Projet de recherche, financement RCDAV 2017–2019
Haute école d’art et de design – Genève

Global Warning: Communicating on Human Rights

Global Warning is a research project that precedes Viral Design. The latter builds on some of its issues, since it focused upon working on communications relative to human rights on an international scale.

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In 2012, the Global Warning research project raised questions regarding human rights, health and the environment. Its objective was to understand the new needs of communication on a global level of institutions and NGOs, taking into account such things as cultural diversity, contexts, media and the necessity of being able to reach a growing number of people. In terms of communication, it was a matter of meeting a new challenge: how does one combine messages based on “universal” values (the right to health care, integrity, respect for human life, equality) with local particularities, or within the context of a crisis? To this end, our team focused upon the representation of the Rom community in our societies, notably in the Geneva area. Obviously, the Rom are ostracized in European society. Any information or action concerning them pushes this group into social exclusion and withdrawal and is based upon disinformation grounded for the most part on rumors and a series of clichés and stereotypes that have no bearing on their actual history.

A virtual currency to counter discrimination against the rom

Within the scope of Global Warning, the research team examined discrimination against the Rom throughout Europe. They then went on to create a virtual currency, rrom, in order to enable the Rom to circulate their socio-cultural values through the means of six virtual banknotes.

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This research project, conducted in partnership with the association Chemins de Traverse, enabled our team to create a new type of communication, where members of the Rom community became actors through a process of exchange and discussion. The communication tool we proposed to them was to place “Romi” banknotes at their disposal.

         Romis combine the graphics of Swiss banknotes and euros. They were printed on paper that resembled the paper used for currency in order to reinforce the illusion. Rom communities face discrimination throughout Europe, and Switzerland is no exception. Their way of life, their cultural and social values are little known and are subject to a great deal of ignorance and prejudice. The values represented on the romis include craftsmanship, agriculture, traveling, culture, family and social solidarity. The front of the note features portraits of men and women of the Geneva Rom community, created based upon the photographs of Eric Rosset and Francesco Gattoni. On the website, a rate of exchange calculates the exchange value of the Romi as a currency. The rate evolves based upon a symbolic algorithm that averages out the positive and negative publications about the Rom on the Internet. An article about their culture is evaluated positively, one regarding an incident of discrimination is valued negatively. Of course this is a somewhat cynical approach, deriding both the way that money is evaluated in financial markets, but also satirizing the evaluation systems founded on algorithms. The question of the evaluation of a given piece of content, its selection through an opaque combination of algorithms is a recurring issue on the Net and in social networks.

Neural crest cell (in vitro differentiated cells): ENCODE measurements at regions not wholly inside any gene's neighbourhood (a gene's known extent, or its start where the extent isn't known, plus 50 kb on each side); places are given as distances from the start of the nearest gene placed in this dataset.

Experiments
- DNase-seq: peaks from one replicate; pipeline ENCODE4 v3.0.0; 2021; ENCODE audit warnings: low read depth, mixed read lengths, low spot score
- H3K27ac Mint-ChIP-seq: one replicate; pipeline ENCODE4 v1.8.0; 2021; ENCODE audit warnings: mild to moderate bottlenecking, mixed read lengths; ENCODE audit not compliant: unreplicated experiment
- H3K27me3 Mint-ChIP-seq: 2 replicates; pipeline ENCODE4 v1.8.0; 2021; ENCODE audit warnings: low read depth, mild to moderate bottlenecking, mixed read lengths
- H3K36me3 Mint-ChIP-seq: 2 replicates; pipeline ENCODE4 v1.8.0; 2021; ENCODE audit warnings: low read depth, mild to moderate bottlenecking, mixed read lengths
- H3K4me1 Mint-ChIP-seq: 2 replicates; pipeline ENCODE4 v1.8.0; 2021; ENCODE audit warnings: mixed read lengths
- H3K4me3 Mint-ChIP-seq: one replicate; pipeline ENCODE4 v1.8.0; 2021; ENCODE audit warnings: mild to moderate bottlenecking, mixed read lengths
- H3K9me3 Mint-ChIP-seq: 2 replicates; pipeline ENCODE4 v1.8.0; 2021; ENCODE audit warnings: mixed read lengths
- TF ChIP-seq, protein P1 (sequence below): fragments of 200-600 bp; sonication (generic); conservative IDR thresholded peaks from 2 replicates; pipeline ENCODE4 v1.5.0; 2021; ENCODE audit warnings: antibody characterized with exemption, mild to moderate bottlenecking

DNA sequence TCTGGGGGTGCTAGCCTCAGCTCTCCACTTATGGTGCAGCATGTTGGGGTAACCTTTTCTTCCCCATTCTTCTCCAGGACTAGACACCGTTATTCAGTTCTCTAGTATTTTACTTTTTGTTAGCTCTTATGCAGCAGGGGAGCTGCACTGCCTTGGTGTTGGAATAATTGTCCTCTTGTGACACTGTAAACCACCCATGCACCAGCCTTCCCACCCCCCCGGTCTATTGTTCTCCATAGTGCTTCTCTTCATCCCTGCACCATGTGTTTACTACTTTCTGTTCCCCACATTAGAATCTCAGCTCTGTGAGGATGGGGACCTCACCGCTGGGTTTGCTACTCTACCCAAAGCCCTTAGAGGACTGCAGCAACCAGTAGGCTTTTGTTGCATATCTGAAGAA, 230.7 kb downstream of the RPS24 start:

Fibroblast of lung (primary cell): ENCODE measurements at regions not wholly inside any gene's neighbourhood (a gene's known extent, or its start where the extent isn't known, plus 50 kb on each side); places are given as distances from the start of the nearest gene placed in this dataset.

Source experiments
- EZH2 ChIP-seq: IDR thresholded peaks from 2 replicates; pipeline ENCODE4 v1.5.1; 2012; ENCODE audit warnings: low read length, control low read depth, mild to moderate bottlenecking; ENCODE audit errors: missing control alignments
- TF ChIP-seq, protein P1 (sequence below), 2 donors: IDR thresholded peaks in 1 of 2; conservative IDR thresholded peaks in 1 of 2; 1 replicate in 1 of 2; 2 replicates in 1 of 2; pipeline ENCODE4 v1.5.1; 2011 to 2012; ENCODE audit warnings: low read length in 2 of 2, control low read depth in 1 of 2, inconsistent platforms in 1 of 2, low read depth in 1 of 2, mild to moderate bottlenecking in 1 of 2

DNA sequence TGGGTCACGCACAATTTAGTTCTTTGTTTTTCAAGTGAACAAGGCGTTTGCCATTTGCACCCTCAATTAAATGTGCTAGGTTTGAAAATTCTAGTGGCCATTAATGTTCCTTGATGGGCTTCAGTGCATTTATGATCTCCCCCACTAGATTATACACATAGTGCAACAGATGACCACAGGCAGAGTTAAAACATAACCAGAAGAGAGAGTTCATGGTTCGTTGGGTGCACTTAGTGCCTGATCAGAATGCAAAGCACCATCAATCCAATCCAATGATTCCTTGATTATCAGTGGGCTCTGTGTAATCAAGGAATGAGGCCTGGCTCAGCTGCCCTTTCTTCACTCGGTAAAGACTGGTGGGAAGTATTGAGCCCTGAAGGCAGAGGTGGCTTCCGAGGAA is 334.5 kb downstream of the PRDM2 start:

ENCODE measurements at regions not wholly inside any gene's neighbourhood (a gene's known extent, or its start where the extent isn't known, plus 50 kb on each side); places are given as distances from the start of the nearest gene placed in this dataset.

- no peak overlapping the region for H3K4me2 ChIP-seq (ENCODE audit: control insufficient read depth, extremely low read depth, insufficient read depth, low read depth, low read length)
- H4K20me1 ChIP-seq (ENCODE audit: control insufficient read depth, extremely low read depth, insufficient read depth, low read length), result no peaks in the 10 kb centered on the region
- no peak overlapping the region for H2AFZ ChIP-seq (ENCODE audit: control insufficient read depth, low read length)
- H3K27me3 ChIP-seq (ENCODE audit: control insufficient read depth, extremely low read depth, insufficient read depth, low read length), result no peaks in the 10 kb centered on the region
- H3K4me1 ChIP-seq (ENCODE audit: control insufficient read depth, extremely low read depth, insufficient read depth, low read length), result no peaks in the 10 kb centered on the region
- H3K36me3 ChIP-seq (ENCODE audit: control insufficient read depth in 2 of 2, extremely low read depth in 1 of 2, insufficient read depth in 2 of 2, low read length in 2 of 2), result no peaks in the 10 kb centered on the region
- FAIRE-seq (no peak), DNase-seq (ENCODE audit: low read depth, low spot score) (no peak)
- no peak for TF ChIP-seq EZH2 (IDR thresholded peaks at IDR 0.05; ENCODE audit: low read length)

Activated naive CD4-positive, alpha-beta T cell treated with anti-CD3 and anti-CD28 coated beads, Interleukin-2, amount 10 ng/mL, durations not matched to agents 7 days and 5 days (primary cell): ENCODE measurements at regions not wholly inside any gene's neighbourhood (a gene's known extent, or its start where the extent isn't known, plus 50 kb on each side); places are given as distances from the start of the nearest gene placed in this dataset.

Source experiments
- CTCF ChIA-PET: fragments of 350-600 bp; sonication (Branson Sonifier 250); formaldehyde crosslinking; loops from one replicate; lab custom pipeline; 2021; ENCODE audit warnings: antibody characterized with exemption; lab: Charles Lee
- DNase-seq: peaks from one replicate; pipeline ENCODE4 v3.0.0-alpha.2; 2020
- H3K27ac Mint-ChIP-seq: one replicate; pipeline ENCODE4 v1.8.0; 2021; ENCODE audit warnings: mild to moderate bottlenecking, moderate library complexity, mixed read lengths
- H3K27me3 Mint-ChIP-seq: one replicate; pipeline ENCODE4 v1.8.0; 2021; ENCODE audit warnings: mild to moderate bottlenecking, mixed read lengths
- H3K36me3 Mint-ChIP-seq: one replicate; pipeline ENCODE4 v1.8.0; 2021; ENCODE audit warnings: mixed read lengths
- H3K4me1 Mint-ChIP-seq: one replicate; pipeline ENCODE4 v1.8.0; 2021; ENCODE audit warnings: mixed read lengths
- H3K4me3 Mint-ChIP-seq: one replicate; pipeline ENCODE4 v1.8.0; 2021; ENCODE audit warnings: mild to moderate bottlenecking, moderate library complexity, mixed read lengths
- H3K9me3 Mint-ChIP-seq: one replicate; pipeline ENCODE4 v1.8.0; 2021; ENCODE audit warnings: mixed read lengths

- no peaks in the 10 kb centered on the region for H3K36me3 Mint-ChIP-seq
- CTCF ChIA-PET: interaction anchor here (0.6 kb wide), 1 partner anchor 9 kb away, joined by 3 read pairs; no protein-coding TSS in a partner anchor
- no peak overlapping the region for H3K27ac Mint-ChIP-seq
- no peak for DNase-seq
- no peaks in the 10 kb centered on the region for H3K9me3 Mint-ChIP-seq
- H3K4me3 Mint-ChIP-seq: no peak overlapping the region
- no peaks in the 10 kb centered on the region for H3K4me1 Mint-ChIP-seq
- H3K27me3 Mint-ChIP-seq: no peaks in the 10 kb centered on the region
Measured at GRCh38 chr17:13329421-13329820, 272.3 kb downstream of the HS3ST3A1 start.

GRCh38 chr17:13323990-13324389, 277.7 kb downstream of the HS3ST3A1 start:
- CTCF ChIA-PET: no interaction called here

IMAGES Hand To Hand to the sea

The banknotes, presented to the Geneva Rom community, have circulated autonomously, apart from current technological tools. Another form of virality.

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The creation of this currency predates the issues raised in the project Viral Design: Methodologies for Socially Conscious Buzz, to wit the relationship between images, their circulation and social issues. Certainly, banknotes are used above all for economic purposes, but they also represent their country of origin. They are emblematic of a culture and these images circulate beyond national borders. Thus, they are, so to speak, the first viral images. One of the aims of the Transnational Rrom Bank project was to provide the Rom community with a tool. A communication tool that would enable them to share their values. At the same time, these banknotes become a symbol for their social and economic marginalization. Consequently, the research team presented the Rom community in Geneva with wads of banknotes without exercising the least control over their distribution. The Geneva association Mesemron, a partner of the project, attests to having found notes among the Roms as far as Saintes Maries de la Mer in France. This indicates that a distribution network was created beyond our interaction. The images circulated, without Facebook, mobile phone or any other digital device… From hand to hand, all the way to the sea.

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Distribution of Rromi banknotes in Geneva at a performance by a Rom orchestra.
7 June, 2012